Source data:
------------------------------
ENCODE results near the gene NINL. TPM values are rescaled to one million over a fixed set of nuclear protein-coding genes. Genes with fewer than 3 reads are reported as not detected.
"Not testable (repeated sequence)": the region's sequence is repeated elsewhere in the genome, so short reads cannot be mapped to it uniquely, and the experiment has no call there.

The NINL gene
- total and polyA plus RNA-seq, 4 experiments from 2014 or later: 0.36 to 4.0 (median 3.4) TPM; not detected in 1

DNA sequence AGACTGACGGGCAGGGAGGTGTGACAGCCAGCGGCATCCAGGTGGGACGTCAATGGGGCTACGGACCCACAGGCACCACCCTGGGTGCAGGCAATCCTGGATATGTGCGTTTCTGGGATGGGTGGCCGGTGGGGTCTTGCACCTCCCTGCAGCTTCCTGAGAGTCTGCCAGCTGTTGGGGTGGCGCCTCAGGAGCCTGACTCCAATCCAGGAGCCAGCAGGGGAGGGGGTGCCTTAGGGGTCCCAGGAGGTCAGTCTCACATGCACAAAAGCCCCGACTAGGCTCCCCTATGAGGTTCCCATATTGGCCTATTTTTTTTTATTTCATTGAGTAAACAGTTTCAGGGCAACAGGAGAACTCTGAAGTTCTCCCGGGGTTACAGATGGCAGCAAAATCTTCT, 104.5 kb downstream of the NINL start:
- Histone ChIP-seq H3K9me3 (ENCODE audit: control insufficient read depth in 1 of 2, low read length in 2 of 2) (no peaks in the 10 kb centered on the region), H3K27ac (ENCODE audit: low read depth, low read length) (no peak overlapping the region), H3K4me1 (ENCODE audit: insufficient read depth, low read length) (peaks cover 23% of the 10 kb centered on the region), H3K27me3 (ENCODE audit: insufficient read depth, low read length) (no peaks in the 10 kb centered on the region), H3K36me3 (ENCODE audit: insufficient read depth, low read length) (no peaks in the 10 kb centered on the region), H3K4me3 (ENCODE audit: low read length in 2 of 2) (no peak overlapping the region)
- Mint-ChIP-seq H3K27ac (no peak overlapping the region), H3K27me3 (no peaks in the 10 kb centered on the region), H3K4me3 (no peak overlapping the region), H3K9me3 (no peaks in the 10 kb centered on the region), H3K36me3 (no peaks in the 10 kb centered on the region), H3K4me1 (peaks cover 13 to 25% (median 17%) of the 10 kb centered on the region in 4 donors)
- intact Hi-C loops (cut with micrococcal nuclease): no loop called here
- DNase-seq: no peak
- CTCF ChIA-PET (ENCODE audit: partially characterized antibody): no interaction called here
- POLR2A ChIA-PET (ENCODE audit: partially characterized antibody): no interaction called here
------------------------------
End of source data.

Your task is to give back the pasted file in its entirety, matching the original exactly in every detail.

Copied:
ENCODE results near the gene NINL. TPM values are rescaled to one million over a fixed set of nuclear protein-coding genes. Genes with fewer than 3 reads are reported as not detected.
"Not testable (repeated sequence)": the region's sequence is repeated elsewhere in the genome, so short reads cannot be mapped to it uniquely, and the experiment has no call there.

The NINL gene
- total and polyA plus RNA-seq, 4 experiments from 2014 or later: 0.36 to 4.0 (median 3.4) TPM; not detected in 1

DNA sequence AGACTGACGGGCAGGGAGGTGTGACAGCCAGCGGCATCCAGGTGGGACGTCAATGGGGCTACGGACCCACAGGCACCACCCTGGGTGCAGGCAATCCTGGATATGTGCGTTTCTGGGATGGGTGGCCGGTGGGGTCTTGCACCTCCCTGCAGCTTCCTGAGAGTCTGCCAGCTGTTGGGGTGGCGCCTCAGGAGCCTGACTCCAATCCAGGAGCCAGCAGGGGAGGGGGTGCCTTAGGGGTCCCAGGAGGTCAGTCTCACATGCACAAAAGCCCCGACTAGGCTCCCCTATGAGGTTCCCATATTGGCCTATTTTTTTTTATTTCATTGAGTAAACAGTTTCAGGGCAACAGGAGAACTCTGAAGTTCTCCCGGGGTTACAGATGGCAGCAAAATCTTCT, 104.5 kb downstream of the NINL start:
- Histone ChIP-seq H3K9me3 (ENCODE audit: control insufficient read depth in 1 of 2, low read length in 2 of 2) (no peaks in the 10 kb centered on the region), H3K27ac (ENCODE audit: low read depth, low read length) (no peak overlapping the region), H3K4me1 (ENCODE audit: insufficient read depth, low read length) (peaks cover 23% of the 10 kb centered on the region), H3K27me3 (ENCODE audit: insufficient read depth, low read length) (no peaks in the 10 kb centered on the region), H3K36me3 (ENCODE audit: insufficient read depth, low read length) (no peaks in the 10 kb centered on the region), H3K4me3 (ENCODE audit: low read length in 2 of 2) (no peak overlapping the region)
- Mint-ChIP-seq H3K27ac (no peak overlapping the region), H3K27me3 (no peaks in the 10 kb centered on the region), H3K4me3 (no peak overlapping the region), H3K9me3 (no peaks in the 10 kb centered on the region), H3K36me3 (no peaks in the 10 kb centered on the region), H3K4me1 (peaks cover 13 to 25% (median 17%) of the 10 kb centered on the region in 4 donors)
- intact Hi-C loops (cut with micrococcal nuclease): no loop called here
- DNase-seq: no peak
- CTCF ChIA-PET (ENCODE audit: partially characterized antibody): no interaction called here
- POLR2A ChIA-PET (ENCODE audit: partially characterized antibody): no interaction called here